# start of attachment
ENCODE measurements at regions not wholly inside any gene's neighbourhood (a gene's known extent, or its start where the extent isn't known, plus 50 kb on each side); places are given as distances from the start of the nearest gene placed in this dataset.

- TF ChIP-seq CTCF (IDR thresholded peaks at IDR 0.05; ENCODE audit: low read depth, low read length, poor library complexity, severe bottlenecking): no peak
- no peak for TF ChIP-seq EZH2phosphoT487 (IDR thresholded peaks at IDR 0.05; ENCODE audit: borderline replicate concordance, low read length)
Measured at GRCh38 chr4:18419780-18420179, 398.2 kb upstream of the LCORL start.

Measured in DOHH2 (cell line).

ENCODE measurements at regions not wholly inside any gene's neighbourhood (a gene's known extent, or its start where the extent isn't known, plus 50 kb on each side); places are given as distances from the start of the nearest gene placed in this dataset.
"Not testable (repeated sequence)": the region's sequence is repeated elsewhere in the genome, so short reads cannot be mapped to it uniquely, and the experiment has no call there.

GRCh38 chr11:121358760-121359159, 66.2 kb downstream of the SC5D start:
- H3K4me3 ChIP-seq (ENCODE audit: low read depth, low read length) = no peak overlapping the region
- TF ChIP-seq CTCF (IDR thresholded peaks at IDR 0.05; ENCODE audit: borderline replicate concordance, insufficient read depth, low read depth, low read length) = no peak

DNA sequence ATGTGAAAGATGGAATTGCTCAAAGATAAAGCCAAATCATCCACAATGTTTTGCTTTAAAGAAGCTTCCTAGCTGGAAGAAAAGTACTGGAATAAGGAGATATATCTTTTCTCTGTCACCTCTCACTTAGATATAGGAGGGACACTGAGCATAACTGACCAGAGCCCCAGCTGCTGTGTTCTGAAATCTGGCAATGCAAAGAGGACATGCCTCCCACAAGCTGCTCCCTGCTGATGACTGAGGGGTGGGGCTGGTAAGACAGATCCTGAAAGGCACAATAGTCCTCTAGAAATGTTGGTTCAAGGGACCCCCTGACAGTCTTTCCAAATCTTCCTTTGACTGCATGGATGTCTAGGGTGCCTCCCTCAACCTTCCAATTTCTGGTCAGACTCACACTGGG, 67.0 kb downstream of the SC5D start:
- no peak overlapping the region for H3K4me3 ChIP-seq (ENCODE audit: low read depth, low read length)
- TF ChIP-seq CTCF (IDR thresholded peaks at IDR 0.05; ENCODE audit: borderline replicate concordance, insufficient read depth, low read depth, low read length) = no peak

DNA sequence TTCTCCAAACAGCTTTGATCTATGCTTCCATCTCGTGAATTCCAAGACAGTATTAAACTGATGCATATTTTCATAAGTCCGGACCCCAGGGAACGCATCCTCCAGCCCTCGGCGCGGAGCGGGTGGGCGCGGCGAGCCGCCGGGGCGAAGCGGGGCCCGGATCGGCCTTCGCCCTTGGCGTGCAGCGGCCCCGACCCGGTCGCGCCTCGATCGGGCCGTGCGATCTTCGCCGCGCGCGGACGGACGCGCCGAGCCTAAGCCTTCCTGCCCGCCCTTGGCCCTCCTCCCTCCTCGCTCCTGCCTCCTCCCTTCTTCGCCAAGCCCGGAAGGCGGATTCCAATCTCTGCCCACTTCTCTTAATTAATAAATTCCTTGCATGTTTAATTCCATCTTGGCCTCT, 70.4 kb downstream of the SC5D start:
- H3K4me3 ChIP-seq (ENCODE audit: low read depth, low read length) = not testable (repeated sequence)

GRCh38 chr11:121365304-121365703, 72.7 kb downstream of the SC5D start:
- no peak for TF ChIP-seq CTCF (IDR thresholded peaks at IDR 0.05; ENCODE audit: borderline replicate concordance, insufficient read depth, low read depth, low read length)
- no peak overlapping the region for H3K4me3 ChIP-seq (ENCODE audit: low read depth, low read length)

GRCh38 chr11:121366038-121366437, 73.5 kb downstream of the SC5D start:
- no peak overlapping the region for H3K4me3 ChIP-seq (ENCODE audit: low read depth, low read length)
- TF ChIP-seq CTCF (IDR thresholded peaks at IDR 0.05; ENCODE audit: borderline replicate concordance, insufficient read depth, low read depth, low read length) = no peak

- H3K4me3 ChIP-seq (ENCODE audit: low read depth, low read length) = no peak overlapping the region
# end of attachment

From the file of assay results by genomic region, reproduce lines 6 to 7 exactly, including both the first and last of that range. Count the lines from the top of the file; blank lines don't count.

ENCODE measurements at regions not wholly inside any gene's neighbourhood (a gene's known extent, or its start where the extent isn't known, plus 50 kb on each side); places are given as distances from the start of the nearest gene placed in this dataset.
"Not testable (repeated sequence)": the region's sequence is repeated elsewhere in the genome, so short reads cannot be mapped to it uniquely, and the experiment has no call there.